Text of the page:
Toby Lloyd (Montgomery County) is the President of Turnrow, LLC, a multi disciplinary agricultural consulting company focusing on conservation, communications and real estate. Prior to founding Turnrow, Toby worked for The United States Department of Agriculture for thirteen years. At the USDA, he held various positions at the Farm Service Agency (FSA) in their National Office for the Conservation and Environmental Programs Division. Toby later served as the Chief of Farm Programs for FSA in Maryland, overseeing the delivery of the Agency’s Farm Bill Programs as well as working on Chesapeake Bay restoration efforts. In addition to his extensive policy experience, Toby has worked for various farming operations ranging in size from 60 acre hay farms to 5,000 acre grain operations. Toby enjoys spending time on his family’s farm in Pennsylvania and lives with his wife Lisa in Bethesda Maryland.

Ken Montague grew up on a family farm near Clarksville in Howard County, which remains in his family. He attended Loyola High School in Baltimore, Morgan State College, and then was a Peace Corps volunteer in South Africa from 1967-71. Upon return, he became a community leader in northeast Baltimore City, while attending law school at the University of Maryland. Ken was elected to the Maryland House of Delegates in 1986 and served four terms, including a prominent role on its Judiciary Committee, and was chosen a member of the executive committee of the National Conference of State Legislatures. In 2003 he was selected by Governor Ehrlich to serve as Secretary of Juvenile Services. After that term expired, he decided to apply for state Master Gardener certification, and since that time, has been occupied with urban gardening and land preservation in the City – while continuing to serve on a number of nonprofit boards and public commissions.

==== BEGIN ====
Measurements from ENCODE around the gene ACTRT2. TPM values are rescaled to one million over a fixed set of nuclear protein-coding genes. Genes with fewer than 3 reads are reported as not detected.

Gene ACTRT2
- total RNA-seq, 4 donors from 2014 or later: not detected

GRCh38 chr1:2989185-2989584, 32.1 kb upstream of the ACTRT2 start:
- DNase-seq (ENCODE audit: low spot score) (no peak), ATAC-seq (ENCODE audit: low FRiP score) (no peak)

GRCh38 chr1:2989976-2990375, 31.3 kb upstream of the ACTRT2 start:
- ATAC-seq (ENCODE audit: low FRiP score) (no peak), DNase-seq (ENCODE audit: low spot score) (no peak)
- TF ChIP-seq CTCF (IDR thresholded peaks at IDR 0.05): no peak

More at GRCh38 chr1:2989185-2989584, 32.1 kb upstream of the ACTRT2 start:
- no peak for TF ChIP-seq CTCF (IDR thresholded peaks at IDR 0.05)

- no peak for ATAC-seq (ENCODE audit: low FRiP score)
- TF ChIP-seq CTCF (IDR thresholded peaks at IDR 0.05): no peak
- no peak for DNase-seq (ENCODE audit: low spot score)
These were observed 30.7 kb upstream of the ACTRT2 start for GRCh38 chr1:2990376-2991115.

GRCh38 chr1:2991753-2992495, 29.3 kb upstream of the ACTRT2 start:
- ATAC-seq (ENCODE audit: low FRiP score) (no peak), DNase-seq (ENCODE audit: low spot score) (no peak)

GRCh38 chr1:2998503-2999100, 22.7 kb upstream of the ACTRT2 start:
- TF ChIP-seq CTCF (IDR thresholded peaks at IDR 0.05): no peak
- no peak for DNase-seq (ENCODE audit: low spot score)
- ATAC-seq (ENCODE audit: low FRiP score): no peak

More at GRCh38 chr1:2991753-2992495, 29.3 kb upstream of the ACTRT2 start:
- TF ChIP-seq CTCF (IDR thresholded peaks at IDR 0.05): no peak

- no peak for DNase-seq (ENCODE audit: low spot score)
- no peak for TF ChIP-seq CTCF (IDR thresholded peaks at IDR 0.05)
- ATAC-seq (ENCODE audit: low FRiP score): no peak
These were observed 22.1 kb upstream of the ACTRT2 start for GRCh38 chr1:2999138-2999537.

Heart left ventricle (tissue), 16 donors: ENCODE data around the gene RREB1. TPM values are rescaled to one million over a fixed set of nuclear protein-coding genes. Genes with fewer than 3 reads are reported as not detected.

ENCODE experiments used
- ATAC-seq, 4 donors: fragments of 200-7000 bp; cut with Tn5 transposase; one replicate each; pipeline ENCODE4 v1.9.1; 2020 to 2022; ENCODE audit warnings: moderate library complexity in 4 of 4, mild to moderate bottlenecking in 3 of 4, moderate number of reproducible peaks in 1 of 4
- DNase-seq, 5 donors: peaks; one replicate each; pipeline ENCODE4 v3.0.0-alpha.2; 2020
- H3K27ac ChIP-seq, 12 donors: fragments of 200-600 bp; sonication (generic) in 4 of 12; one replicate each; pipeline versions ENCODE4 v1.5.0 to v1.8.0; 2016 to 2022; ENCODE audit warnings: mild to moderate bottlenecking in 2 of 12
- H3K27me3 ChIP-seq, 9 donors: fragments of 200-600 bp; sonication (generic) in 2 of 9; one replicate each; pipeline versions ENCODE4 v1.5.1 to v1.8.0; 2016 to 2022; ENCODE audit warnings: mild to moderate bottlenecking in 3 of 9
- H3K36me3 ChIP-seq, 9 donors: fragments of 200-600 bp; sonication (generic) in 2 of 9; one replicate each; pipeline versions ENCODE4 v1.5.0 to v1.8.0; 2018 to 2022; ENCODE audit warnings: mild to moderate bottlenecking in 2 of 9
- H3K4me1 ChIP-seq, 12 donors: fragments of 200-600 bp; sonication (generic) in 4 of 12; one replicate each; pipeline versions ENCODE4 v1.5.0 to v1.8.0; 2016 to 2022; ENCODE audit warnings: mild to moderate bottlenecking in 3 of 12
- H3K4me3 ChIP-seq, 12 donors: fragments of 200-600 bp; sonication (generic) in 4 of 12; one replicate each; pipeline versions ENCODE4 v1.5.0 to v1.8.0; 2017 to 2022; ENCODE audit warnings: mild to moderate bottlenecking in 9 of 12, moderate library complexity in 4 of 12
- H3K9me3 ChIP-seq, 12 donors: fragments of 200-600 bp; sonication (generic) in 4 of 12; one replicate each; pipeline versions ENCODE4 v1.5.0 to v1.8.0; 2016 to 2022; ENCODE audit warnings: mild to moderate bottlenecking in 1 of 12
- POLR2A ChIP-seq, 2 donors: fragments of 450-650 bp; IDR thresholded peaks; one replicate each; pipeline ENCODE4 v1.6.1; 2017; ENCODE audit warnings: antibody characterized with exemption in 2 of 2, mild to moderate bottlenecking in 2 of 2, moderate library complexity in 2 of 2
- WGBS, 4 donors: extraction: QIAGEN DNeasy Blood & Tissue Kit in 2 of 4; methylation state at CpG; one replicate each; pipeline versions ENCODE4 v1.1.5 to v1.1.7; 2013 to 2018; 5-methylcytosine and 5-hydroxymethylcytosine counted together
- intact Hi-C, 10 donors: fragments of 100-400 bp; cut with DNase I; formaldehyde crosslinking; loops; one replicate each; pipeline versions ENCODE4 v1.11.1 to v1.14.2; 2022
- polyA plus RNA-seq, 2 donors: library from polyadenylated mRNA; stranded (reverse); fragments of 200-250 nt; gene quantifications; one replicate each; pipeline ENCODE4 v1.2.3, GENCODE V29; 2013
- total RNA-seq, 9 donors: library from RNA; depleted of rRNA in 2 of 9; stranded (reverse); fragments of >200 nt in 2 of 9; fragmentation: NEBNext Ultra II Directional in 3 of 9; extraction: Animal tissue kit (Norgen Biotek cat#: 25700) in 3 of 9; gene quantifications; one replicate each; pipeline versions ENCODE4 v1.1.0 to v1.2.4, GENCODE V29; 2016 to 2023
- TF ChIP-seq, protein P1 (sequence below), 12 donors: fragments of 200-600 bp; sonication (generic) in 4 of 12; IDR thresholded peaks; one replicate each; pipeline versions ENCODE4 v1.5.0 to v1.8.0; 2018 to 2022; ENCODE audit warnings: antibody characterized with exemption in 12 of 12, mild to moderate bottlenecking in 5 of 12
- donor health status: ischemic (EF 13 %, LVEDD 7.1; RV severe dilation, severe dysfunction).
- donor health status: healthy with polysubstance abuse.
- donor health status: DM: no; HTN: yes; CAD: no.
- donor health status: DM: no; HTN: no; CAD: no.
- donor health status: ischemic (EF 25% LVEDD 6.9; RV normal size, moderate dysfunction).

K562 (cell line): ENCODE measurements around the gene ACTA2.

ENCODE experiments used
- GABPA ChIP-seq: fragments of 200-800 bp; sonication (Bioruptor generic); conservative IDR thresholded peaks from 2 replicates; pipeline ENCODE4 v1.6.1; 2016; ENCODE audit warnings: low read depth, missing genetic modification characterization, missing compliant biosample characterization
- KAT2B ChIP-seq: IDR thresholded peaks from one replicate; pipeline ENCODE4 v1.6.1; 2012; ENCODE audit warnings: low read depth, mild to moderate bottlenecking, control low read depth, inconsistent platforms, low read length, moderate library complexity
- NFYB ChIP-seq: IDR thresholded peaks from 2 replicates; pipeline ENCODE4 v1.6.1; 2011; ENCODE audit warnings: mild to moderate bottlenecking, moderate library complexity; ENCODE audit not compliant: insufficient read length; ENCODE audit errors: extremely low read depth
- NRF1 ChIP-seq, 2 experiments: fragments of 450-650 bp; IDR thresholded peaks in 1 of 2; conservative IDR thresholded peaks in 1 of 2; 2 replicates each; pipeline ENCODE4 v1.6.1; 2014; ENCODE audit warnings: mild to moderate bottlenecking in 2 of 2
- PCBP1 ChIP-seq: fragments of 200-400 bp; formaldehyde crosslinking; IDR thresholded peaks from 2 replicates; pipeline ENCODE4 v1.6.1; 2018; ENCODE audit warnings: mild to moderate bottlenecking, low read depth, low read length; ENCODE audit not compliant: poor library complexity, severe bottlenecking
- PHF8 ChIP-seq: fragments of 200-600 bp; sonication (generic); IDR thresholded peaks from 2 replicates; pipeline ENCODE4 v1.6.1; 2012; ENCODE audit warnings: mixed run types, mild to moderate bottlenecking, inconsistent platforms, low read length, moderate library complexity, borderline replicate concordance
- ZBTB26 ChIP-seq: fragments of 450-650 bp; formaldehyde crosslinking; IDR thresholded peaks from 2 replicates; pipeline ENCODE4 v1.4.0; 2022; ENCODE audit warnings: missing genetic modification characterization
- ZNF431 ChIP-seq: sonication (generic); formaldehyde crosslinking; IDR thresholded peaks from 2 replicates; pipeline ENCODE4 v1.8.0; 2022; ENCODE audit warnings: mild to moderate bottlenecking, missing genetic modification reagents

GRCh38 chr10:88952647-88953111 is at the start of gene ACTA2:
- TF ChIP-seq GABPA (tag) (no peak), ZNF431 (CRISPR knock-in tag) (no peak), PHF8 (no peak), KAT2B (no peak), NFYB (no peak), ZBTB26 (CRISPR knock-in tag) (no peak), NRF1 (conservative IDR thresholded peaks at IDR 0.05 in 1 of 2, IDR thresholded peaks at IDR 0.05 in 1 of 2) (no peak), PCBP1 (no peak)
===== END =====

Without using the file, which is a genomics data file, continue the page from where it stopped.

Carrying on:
Ex-Officio Members

Senator Addie C. Eckardt serves as the representative of the president of the Maryland Senate.

Tom McCarthy, Land Acquisition and Planning, Maryland Department of Natural Resources serves as the Governor’s Representative.

Delegate Jim Gilchrist serves as a representative of the Speaker of the House of Delegates.

Area Represenatives

Bill Crouch - (Anne Arundel County) is a resident of Anne Arundel County and the Maryland Director for The Conservation Fund (TCF), a national 501(c)(3) non profit land trust. Working in partnership with private and governmental organizations, TCF has protected over 145,000 acres in the State of Maryland and over 6,500,000 acres nationwide. Bill completed his undergraduate work at James Madison University, and studied law at the University of Baltimore where he earned a Juris Doctorate. Bill is a member of the Maryland State Bar. His appreciation of the outdoors stems from his summers working on his grandparents cattle farm in Hillsboro, Texas; hiking on the Appalachian Trail; and hunting on Maryland’s Eastern Shore.

Trustees Emeritus

  • King Burnett
  • Ellen Kelly
  • John C. Murphy
  • Henry A. Virts

List of Committees and Members